New twists and turns: the ongoing dance for protection of the Peel Watershed


Donald Reid
Emeritus Scientist


Conservation planning Mountains



The campaign for conservation of the Peel watershed in northern Yukon has recently shifted from the courts of public and political opinion to the courts of law.

The campaign for conservation of the Peel watershed in northern Yukon has recently shifted from the courts of public and political opinion to the courts of law. Across Canada, and especially in Yukon, the justice system is increasingly being asked to rule on controversies over environmental concerns and aboriginal rights and title. The fight for the future of this large and magnificently wild boreal landscape is now in the hands of the lawyers and judges.

WCS Canada is particularly interested in the Peel because the watershed’s 67,000 square kilometres encompass one of the last truly wilderness regions with intact predator-prey populations in Canada’s boreal mountains. From 2006 to 2009 I led a team of biologists assembling what was known of the Peel’s wonderful ecological and wildlife values in a Conservation Priorities Assessment for the Peel Watershed Planning Commission. This Commission was charged with developing a land use plan for the Peel watershed taking into consideration all its resource values and, in particular, the interests and values of the 4 Yukon First Nations whose traditional territories overlap the watershed.

Conservation of ecosystems at these northern and relatively unproductive latitudes requires big spaces and intact watersheds. Sustainable populations of caribou and grizzly bears cover huge areas in their seasonal travels. Whitefish and grayling move hundreds of kilometres between spawning and wintering habitats. True conservation would require large protected areas encompassing whole watersheds.

The four First Nations (Tetlit Gwich’in, Vuntut Gwich’in, Nacho Nyak Dun, and Tr’ondëk Hwëch’in) hold a similar vision for the region’s future: large-scale protection to conserve the wildlife, water and fish on which they rely and which sustain many of their cultural traditions. As Tr’ondëk Hwëch’in chief Eddie Taylor puts it, the Peel watershed is also his people’s church: sacred ground for spiritual sustenance.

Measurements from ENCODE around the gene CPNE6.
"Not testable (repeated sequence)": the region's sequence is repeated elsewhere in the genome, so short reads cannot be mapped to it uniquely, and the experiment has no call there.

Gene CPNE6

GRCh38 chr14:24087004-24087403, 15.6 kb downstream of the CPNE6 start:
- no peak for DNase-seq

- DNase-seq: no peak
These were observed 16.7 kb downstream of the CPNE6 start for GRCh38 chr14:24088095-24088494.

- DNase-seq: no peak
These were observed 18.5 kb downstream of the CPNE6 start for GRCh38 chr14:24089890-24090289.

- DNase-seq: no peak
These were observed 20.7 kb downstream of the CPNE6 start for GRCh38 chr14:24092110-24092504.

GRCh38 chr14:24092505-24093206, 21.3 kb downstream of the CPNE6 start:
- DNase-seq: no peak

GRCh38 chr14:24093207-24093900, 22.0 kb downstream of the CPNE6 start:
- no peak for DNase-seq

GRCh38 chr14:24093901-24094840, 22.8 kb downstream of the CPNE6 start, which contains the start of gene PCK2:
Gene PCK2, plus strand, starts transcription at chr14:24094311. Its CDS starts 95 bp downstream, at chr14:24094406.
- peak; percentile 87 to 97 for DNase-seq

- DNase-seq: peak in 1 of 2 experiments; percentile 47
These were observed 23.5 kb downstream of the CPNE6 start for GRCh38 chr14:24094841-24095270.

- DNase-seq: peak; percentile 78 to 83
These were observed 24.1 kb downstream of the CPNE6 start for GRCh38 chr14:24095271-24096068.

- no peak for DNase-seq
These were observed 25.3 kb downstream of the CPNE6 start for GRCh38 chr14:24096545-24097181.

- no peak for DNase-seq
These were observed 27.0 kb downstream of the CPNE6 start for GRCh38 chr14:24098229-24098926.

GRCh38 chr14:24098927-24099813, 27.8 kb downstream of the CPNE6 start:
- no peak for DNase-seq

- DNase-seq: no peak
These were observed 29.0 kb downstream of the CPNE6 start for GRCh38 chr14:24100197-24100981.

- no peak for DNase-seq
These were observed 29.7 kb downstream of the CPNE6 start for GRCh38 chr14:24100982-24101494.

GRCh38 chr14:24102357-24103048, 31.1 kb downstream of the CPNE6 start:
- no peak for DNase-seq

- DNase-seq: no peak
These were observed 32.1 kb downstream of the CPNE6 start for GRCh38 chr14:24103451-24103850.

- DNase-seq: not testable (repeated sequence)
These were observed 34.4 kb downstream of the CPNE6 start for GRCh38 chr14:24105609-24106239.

The campaign to protect the Peel began in earnest in the 1990s led by the Yukon chapter of Canadian Parks and Wilderness Society under Juri Peepre, who just this year was recognized as a member of the Order of Canada. CPAWS raised the Peel’s profile internationally, nationally and territorially. They told the public about the region’s ecological values in books, movies and talks. They took artists on trips to express the beauty and civilizing influence of this wilderness. They helped the First Nations’ communities crystallize their voices.

The Peel Commission heard these opinions and voices, along with that of our Conservation Assessment report and those of the mineral and petroleum industries, which have exploratory claims and licences across the region. In their Final Recommended Plan of December 2011 they proposed full protection (no roads or access to existing mineral claims) of 55% of the land base in large watershed units, interim protection of another 25% in wilderness areas, restricting potential industrial development to 20% of the land base. First Nations and conservationists agreed to this approach even though it protected less than the 100% they had sought.

The Yukon Party government appeared non-committal at first, and did not take a firm stand on the Recommended Plan through the May 2012 territorial election. However, soon after they had won another mandate in that election, they unilaterally rejected the Commission’s Final Recommended Plan, and set up a new planning and decision process. The government developed four new land use scenarios, all ceding much more land to industrial interests and offering far less protection than the Commission's Final Recommended Plan. They then led a series of public consultations around the Yukon starting in December 2012. Public support for Commission’s Plan, and not the government scenarios, was very evident in print and voice media and in paid advertising by individual citizens. However, any quantitative results of this public input to the formal consultation process were not available to Yukoners until a formal information request forced the government to release the results in late 2013: 82% to 94% in favour of the Commission’s Final Recommended Plan depending on medium of response.